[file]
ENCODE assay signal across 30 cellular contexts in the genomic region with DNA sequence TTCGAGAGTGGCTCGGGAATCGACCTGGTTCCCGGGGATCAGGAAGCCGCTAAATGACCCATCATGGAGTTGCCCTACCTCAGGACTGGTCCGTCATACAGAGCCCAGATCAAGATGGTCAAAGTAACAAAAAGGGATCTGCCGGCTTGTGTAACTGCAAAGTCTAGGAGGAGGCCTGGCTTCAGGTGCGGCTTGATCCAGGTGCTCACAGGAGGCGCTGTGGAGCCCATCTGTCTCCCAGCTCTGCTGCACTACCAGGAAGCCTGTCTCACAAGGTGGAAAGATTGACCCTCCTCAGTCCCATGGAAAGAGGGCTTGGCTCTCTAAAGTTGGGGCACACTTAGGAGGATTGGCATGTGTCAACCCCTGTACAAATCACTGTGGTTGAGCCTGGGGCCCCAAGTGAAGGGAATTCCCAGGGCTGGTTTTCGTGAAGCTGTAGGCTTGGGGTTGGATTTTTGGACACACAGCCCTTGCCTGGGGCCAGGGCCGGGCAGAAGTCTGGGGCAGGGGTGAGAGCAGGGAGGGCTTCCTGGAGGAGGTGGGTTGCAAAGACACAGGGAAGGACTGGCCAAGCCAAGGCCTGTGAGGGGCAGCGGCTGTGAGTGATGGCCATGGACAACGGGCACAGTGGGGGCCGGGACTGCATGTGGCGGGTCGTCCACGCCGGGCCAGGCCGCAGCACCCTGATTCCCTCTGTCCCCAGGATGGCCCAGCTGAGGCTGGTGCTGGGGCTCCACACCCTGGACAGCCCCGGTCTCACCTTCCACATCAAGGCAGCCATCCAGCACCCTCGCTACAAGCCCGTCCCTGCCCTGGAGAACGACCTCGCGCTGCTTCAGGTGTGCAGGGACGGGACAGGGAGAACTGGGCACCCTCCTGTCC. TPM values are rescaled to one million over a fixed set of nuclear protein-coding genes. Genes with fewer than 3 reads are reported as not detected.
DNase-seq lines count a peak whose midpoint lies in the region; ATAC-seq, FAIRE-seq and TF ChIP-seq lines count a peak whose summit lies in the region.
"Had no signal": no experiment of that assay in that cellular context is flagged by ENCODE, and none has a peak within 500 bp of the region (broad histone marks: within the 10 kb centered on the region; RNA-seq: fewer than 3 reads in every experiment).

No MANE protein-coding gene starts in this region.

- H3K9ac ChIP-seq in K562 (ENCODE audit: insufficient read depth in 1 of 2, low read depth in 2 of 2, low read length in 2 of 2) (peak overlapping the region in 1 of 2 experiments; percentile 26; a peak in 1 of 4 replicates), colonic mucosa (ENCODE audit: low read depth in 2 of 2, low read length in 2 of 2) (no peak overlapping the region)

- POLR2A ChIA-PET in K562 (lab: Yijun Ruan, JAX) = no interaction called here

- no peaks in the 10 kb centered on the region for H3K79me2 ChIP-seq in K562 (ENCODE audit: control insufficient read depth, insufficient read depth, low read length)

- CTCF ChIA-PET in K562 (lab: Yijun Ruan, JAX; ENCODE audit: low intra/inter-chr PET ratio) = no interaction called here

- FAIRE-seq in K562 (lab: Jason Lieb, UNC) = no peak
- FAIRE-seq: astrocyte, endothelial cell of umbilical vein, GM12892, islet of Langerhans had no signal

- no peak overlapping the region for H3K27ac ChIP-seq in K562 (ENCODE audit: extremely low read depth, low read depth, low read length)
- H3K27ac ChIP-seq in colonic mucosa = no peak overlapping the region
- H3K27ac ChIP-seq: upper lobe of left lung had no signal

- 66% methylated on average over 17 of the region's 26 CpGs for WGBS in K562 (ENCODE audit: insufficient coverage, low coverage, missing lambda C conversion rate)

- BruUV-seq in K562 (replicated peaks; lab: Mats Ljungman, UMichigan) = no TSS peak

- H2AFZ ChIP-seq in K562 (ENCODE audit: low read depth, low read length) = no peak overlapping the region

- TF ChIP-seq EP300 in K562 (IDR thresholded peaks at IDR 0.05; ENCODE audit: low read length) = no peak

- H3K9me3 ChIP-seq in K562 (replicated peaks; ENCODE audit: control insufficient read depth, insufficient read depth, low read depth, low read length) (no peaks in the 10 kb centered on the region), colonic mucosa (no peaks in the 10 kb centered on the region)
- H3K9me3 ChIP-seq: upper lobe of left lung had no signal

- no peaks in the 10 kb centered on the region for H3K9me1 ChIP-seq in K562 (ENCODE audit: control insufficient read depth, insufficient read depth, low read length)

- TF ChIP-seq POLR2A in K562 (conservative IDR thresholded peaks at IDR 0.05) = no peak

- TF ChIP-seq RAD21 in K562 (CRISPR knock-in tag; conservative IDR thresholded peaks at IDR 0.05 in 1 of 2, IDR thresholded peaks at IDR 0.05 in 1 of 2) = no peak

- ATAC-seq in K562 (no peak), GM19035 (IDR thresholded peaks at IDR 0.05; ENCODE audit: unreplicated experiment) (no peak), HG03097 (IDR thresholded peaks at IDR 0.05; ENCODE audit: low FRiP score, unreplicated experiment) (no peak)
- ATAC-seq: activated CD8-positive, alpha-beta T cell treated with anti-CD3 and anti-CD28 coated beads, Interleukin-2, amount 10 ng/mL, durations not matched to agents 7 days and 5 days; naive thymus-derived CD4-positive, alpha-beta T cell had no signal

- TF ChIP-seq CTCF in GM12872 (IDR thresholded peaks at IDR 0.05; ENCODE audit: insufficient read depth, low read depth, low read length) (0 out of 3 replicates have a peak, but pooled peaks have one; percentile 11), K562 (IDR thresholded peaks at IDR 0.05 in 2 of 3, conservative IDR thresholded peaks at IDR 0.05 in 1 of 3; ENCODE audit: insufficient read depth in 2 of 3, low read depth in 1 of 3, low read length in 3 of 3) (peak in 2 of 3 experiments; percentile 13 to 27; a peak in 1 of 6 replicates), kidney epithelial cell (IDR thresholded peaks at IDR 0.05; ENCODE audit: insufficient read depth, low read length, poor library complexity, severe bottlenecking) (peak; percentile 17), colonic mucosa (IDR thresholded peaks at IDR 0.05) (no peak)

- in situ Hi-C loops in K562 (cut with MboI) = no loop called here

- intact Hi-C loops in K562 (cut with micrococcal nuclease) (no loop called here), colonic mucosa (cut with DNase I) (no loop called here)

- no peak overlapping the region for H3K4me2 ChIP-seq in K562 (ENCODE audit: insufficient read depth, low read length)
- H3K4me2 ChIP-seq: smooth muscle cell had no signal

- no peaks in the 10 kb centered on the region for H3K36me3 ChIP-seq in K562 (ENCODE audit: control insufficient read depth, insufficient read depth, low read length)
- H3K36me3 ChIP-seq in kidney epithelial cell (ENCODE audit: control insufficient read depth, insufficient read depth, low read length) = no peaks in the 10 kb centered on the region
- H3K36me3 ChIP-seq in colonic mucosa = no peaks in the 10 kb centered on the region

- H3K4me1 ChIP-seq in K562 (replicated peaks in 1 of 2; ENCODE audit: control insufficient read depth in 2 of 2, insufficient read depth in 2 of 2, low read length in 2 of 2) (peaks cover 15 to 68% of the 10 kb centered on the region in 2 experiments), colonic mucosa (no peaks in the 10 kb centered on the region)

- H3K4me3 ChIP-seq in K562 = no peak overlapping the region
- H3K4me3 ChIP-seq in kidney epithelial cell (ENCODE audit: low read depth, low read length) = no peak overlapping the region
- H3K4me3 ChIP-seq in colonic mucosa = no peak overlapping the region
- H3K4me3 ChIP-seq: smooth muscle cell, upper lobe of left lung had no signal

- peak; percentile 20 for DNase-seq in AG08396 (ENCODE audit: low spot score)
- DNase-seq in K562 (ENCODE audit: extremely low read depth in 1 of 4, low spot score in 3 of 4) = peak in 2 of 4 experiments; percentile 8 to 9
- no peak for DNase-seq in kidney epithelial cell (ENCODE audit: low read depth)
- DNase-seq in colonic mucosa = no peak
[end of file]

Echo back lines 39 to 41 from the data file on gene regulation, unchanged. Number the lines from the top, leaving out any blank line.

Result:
- DNase-seq in K562 (ENCODE audit: extremely low read depth in 1 of 4, low spot score in 3 of 4) = peak in 2 of 4 experiments; percentile 8 to 9
- no peak for DNase-seq in kidney epithelial cell (ENCODE audit: low read depth)
- DNase-seq in colonic mucosa = no peak